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6.1 Actions to address risks and opportunities
6.1.1 Determine the risks and opportunities to be addressed
Although risks and opportunities have to be determined and addressed, there is no requirement in ISO 9001:2015 for a formal, documented risk management process or risk matrix. Confirm that your organization has a methodology in place that enables them to effectively identify risks and opportunities with respect to the planning of its management sytem. Reference to risk-based thinking is present in the following clauses of the standards:
- Determine and address risks (Clause 4.4.1);
- Promote risk-based thinking (Clause 5.1.1);
- Ensure risks determined and addressed (Clause 5.1.2);
- Determine risks that need to be addressed to achieve intended results (Clause 6.1.1 - this page);
- Plan actions to address risks; integrate into processes; evaluate effectiveness of actions (Clause 6.1.2 - this page);
- Control those risks identified (Clause 8.1);
- Evaluate effectiveness of actions on risks (Clause 9.1.3);
- Review effectiveness of actions on risks (Clause 9.3.2);
- Improve the quality management sytem responding to risk (Clause 10.3).
The risks and opportunities should be relevant to the context of your organization (Clause 4.1), as well as, any interested parties (Clause 4.2). You should ensure that your organization has applied this risk identification methodology consistently and effectively. What process has been developed to identify risks and opportunities?
In the absence of documented processes or procedures, you may need to use observations and interviews (and a review of the process output, which may contain documented evidence) to assess the processes that determine whether or not undocumented processes are being carried out as planned.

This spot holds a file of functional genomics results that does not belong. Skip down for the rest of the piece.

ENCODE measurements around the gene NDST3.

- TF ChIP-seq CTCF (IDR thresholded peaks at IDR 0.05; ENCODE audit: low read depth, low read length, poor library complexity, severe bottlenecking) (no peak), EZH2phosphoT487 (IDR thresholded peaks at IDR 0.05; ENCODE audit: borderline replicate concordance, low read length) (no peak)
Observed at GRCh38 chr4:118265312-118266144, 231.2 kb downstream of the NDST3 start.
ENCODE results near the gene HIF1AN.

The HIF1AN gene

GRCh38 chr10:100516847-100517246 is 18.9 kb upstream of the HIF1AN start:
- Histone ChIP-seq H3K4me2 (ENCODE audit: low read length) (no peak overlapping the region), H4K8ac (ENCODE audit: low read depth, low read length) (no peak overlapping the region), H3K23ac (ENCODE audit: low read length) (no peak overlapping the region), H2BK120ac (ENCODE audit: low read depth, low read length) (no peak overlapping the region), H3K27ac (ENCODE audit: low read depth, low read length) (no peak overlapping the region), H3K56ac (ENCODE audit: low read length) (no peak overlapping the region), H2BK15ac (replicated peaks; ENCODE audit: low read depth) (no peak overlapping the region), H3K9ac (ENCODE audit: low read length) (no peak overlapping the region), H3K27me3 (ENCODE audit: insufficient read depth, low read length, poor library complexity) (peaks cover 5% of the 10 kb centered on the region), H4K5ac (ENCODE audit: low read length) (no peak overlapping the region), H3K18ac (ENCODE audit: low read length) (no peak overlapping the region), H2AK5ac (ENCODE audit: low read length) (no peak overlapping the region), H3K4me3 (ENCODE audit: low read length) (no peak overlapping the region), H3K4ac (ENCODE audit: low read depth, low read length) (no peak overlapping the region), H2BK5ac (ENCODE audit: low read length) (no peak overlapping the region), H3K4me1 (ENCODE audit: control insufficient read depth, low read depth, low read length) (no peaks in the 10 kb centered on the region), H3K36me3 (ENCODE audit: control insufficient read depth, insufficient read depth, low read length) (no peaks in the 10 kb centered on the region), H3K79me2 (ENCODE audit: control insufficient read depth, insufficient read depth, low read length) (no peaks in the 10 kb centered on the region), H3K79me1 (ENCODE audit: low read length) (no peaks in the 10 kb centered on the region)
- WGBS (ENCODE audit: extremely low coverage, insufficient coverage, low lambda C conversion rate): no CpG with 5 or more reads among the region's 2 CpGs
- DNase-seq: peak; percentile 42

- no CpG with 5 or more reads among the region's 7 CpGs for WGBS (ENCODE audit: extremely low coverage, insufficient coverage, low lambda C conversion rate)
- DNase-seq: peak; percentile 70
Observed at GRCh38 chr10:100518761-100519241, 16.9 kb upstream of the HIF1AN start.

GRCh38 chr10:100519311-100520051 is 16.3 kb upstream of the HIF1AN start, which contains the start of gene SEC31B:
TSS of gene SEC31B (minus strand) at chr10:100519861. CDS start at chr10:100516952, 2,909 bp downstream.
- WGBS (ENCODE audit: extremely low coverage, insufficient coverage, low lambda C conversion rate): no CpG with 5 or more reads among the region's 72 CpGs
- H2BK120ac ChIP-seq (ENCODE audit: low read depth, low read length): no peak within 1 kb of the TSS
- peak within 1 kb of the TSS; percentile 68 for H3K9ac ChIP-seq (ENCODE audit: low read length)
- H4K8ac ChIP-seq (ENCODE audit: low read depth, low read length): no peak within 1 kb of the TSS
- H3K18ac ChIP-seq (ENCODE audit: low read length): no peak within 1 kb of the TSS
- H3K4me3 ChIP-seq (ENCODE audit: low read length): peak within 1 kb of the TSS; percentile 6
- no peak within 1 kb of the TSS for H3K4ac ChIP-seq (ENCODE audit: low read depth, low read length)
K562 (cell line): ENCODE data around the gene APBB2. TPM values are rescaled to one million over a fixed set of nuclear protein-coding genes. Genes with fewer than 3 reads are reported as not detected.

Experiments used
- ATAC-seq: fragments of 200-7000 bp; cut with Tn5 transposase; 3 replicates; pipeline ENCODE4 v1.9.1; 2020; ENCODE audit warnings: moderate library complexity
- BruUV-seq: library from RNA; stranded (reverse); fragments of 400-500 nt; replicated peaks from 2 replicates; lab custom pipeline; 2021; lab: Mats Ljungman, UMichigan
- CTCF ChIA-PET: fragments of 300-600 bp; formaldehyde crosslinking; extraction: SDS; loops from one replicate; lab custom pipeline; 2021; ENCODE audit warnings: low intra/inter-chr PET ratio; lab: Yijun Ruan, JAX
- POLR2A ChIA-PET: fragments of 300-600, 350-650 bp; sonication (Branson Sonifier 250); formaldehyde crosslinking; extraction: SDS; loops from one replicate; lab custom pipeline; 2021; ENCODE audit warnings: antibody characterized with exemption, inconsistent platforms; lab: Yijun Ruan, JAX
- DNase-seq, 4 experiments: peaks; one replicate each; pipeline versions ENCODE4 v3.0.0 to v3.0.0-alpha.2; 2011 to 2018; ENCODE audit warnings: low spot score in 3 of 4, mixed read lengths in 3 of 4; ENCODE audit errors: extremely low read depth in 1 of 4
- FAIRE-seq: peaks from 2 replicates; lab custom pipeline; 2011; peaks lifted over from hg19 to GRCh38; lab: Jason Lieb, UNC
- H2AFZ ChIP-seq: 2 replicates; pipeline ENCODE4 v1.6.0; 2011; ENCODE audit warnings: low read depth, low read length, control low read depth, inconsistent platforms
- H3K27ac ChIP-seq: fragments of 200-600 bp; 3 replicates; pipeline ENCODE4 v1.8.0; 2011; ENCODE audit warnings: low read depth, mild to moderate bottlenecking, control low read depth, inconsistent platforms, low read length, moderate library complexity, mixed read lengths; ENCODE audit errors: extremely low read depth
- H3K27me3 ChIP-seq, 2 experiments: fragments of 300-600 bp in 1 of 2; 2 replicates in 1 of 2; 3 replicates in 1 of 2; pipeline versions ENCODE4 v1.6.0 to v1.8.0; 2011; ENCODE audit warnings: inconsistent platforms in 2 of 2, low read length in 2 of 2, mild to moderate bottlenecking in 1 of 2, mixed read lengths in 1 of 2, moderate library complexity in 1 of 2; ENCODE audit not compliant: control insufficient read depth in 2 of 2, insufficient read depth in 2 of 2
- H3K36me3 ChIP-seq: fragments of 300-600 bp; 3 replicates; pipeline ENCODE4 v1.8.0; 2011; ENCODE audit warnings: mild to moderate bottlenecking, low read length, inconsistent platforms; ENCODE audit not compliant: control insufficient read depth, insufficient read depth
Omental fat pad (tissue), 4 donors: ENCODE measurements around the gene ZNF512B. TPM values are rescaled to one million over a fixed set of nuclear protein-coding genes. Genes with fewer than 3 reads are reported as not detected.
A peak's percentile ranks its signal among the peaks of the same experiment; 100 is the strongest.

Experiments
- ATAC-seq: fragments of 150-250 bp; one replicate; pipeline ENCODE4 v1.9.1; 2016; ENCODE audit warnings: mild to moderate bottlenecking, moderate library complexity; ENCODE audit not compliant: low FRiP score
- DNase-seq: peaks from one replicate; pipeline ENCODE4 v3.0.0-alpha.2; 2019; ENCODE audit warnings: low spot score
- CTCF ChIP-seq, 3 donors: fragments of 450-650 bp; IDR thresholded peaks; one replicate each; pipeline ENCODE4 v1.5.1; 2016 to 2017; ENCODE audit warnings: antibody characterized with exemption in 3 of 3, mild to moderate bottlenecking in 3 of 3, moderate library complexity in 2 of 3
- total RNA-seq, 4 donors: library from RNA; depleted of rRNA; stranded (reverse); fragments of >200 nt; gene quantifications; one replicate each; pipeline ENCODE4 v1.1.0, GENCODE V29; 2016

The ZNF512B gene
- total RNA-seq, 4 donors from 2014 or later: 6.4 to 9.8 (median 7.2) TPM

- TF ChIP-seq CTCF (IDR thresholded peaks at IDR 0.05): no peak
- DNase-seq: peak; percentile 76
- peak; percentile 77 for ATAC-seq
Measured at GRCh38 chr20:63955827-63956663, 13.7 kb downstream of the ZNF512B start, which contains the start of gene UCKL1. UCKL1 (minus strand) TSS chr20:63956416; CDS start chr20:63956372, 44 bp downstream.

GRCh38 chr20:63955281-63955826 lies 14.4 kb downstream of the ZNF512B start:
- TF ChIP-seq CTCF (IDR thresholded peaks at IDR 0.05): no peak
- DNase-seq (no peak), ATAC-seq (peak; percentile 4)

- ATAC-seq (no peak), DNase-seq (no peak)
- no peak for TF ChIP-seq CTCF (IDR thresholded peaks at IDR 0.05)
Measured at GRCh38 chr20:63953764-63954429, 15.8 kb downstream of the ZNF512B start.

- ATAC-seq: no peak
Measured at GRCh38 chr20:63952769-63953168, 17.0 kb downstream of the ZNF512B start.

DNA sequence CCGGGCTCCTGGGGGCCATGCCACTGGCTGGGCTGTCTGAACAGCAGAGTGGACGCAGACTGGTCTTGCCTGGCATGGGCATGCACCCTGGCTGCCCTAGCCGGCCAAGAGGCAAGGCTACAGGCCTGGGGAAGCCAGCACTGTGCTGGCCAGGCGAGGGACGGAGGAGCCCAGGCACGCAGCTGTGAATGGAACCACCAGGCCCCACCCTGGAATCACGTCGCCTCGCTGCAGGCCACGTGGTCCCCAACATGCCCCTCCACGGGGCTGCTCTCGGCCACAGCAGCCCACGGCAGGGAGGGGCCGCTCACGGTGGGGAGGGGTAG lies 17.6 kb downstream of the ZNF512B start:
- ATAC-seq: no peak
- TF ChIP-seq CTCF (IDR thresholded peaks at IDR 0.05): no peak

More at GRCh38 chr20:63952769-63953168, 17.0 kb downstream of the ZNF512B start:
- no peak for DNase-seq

External and internal issues, and relevant needs and expectations of relevant interested parties may be sources of risks. Objective evidence may be in the form of a dedicated risk matrix, risks added to other forms such as an aspect register, corrective action log and forms, etc.
All management system processes represent differing levels of risk in terms of your organization’s ability to meet its objectives. Due to this reason, the consequences of failures or non-conformities in relation to processes, systems, products and/or services will not be the same for all organizations.
Risk and opportunity register
While not mandated by ISO 9001, ISO 14001 or ISO 45001, risk and opportunity registers can help identify and record the risks and opportunities facing different areas of the business and identifying risk is a critical step in managing it. Risk and opportunity registers will allow your organization to assess the risk in context with the overall context of your organization, and will help to record the controls and treatments of those risks. Risk and opportunity registers can be developed in tiers:
- Strategic level - risks and opportunities associated with the local, regional, and global economic, social, political, cultural, regulatory and competitiveness, key stakeholder strategies or strengths and weaknesses in attaining objectives.